More than 1,000 cooperators celebrate 30 years of social cooperatives in Italy
Federsolidarietà – Confcooperative, the largest Italian Federation of social cooperatives is celebrating the 30th anniversary of the first assembly of social cooperatives in 1985. On 18 and 19 June, around 1,200 social cooperators from all around Italy are participating in the conference “Thirty years in the future – From Assisi to Assisi: dreams and successes of social cooperatives”. It was launched the Assisi chart, a Code of Ethics anti ‘Mafia Capitale’.
Innovation in social cooperatives, the ability to meet country welfare needs in terms of elderly and children care and work integration of disadvantaged people are some of the topics to be analyzed at the two-day conference.
“Social cooperatives have gone from being a pioneering experience of about 650 companies in 1985 to more than 12,000 active today, presenting itself as an important and consolidated social, economic and employment force.
We have accomplished a lot, and indeed the social perspective and the solidarity, which advocated the founding of the first cooperatives of social solidarity, has become a model of success”, says the President of Federsolidarietà, Giuseppe Guerini. Latest facts and figures According to recently released information by Confcooperative, social cooperatives have created 20 new jobs per day in the last 6 years. Italian social cooperatives challenge the laws of economic depression by promoting growth, employment and investment during the worst economic crisis in 80 years.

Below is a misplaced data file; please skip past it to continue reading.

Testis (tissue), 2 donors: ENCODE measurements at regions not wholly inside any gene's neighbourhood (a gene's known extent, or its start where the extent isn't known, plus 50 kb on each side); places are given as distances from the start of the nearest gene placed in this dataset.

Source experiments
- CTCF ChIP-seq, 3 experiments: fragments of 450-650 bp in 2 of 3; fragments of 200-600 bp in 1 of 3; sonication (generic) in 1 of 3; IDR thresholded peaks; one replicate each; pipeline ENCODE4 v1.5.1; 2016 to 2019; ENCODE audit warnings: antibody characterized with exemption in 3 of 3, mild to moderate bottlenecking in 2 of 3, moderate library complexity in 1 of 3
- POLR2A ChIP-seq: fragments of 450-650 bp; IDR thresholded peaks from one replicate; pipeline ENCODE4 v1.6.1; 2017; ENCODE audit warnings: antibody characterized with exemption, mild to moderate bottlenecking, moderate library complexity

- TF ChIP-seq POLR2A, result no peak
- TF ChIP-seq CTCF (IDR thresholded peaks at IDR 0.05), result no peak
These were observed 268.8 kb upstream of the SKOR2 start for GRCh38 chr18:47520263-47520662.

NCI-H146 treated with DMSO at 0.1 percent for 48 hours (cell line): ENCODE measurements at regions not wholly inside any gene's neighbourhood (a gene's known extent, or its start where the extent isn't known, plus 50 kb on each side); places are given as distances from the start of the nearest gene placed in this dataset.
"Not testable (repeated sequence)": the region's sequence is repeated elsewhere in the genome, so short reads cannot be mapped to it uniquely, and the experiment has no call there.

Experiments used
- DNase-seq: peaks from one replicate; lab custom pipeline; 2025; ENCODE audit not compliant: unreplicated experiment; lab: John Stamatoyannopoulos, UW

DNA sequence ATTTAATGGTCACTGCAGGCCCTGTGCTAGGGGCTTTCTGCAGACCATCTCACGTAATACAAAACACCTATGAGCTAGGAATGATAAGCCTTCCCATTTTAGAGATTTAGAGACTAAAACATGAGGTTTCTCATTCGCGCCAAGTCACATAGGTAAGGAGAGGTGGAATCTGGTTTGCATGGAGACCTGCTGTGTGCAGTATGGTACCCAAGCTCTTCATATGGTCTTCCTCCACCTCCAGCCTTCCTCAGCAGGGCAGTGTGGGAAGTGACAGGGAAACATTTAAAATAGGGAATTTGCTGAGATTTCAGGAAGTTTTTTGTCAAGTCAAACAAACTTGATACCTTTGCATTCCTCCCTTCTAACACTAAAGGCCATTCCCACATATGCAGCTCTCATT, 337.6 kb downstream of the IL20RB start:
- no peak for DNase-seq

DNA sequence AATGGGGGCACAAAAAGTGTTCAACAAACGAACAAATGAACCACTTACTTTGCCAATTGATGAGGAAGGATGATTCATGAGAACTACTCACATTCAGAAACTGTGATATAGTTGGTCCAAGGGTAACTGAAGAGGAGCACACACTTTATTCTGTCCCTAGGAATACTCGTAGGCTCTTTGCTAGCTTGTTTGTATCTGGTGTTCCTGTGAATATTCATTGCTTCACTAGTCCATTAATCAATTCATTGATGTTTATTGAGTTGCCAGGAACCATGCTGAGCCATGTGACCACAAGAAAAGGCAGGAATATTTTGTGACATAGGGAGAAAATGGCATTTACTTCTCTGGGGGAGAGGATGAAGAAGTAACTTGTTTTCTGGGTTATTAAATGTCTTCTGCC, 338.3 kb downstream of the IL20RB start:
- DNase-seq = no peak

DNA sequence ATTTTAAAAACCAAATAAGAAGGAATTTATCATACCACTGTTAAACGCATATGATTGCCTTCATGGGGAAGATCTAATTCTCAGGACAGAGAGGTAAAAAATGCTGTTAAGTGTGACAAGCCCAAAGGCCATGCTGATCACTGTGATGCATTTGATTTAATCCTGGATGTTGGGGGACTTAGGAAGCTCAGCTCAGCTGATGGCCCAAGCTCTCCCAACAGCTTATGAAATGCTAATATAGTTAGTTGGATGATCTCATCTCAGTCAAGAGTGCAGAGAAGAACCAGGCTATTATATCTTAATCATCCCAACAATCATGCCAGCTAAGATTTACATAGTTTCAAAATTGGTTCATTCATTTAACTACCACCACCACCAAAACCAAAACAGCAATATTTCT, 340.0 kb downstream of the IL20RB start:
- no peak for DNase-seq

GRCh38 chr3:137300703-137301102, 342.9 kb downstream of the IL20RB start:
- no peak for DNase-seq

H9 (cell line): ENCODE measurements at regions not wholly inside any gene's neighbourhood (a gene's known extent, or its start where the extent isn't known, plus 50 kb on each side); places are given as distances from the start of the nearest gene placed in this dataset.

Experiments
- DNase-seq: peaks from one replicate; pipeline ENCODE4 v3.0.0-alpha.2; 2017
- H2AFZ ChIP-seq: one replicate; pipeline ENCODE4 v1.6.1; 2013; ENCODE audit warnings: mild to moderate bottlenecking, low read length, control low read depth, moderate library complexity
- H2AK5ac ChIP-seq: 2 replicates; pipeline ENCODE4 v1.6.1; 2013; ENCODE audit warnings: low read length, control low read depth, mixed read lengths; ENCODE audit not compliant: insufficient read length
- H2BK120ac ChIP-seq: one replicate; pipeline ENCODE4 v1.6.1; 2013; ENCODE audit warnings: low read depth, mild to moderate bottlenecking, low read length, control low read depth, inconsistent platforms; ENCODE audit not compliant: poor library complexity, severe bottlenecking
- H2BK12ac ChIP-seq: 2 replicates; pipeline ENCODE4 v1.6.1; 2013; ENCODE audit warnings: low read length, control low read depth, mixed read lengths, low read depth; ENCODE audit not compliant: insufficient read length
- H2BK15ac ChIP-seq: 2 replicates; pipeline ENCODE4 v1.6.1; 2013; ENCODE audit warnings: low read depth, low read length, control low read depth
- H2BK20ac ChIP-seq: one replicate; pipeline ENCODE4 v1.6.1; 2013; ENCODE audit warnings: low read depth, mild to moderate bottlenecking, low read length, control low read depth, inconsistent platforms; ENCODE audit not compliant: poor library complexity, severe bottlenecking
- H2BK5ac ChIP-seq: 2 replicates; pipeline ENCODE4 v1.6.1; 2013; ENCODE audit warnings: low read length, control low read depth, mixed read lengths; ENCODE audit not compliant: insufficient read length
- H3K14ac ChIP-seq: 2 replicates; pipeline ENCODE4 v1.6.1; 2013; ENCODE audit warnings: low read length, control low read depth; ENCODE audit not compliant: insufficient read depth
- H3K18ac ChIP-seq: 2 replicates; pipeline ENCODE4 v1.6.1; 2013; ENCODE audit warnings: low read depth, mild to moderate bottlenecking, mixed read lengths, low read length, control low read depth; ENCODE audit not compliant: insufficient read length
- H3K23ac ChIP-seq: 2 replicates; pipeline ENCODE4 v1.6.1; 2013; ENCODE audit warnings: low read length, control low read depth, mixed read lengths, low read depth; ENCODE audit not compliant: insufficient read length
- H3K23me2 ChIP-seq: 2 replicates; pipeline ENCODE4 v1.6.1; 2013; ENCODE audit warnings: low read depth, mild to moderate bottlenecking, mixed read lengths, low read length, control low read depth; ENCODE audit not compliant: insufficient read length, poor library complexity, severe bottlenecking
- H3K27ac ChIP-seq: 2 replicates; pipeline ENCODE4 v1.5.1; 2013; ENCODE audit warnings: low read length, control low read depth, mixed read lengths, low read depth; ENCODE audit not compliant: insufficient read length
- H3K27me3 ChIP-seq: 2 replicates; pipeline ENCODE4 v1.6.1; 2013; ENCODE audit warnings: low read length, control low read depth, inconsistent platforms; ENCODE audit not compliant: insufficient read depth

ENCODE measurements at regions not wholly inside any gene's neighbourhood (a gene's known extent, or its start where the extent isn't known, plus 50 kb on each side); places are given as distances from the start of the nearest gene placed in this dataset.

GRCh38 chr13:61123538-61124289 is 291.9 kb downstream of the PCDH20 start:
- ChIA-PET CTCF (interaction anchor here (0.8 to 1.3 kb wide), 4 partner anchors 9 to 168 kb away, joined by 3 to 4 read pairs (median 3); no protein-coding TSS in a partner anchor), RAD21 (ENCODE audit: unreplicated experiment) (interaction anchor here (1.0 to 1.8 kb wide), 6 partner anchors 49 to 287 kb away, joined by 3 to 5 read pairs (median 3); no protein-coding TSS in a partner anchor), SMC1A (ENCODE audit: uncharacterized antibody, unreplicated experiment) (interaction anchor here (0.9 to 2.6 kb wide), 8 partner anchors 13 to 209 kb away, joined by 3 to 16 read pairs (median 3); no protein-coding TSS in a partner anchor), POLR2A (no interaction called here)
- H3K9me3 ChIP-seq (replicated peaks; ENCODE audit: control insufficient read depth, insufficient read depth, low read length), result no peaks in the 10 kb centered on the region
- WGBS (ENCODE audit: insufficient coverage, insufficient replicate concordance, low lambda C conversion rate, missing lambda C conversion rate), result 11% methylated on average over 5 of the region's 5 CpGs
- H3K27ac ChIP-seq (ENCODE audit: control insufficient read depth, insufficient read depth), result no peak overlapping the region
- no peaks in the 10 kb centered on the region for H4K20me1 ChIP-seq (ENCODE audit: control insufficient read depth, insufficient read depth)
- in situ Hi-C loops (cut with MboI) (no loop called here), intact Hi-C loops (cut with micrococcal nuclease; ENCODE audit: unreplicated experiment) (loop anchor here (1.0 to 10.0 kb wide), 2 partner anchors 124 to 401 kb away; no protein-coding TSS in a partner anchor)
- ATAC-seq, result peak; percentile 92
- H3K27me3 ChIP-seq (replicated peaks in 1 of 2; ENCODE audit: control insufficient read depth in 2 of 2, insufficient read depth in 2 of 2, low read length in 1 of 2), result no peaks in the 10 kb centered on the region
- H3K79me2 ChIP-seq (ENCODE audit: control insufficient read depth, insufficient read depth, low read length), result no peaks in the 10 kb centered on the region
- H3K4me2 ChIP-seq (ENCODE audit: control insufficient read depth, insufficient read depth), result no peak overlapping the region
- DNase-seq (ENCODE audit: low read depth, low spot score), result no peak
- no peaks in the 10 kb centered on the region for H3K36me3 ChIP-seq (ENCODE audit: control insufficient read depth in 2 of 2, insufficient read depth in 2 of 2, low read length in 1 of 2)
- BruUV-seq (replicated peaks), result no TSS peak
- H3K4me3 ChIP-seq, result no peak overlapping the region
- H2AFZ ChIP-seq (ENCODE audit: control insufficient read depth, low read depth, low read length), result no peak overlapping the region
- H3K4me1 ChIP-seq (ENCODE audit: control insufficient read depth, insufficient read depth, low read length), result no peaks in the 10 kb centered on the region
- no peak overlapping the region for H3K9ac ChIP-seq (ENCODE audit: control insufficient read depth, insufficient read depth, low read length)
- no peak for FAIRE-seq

Social cooperatives and consortia members of Federsolidarietà – Confcooperative are now 6.200 (67.2 % type A and 32.8 % type B, 252 are consortia). From 2008 to 2014 2.400 social cooperatives and 43,000 jobs were created (only 194 were created in the first five months of this year).
Today, social cooperators represent 227,000 people (222,500 are members; 24,000 are volunteers and 5,800 are legal persons of which approximately 4,500 are financial partners), including 17.000 disadvantaged persons.